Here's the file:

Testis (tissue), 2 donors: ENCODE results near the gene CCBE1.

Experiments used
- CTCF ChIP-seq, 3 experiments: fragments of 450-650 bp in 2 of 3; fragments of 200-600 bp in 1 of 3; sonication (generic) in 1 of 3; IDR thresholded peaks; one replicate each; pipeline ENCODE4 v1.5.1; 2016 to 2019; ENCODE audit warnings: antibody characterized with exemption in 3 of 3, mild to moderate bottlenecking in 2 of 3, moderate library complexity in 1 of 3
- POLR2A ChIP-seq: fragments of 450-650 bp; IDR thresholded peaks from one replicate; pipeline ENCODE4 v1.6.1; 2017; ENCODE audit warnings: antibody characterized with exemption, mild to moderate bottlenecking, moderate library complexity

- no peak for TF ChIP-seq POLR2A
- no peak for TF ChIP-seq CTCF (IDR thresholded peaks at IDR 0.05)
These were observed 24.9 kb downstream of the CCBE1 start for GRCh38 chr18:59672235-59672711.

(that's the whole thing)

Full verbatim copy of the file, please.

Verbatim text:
Testis (tissue), 2 donors: ENCODE results near the gene CCBE1.

Experiments used
- CTCF ChIP-seq, 3 experiments: fragments of 450-650 bp in 2 of 3; fragments of 200-600 bp in 1 of 3; sonication (generic) in 1 of 3; IDR thresholded peaks; one replicate each; pipeline ENCODE4 v1.5.1; 2016 to 2019; ENCODE audit warnings: antibody characterized with exemption in 3 of 3, mild to moderate bottlenecking in 2 of 3, moderate library complexity in 1 of 3
- POLR2A ChIP-seq: fragments of 450-650 bp; IDR thresholded peaks from one replicate; pipeline ENCODE4 v1.6.1; 2017; ENCODE audit warnings: antibody characterized with exemption, mild to moderate bottlenecking, moderate library complexity

- no peak for TF ChIP-seq POLR2A
- no peak for TF ChIP-seq CTCF (IDR thresholded peaks at IDR 0.05)
These were observed 24.9 kb downstream of the CCBE1 start for GRCh38 chr18:59672235-59672711.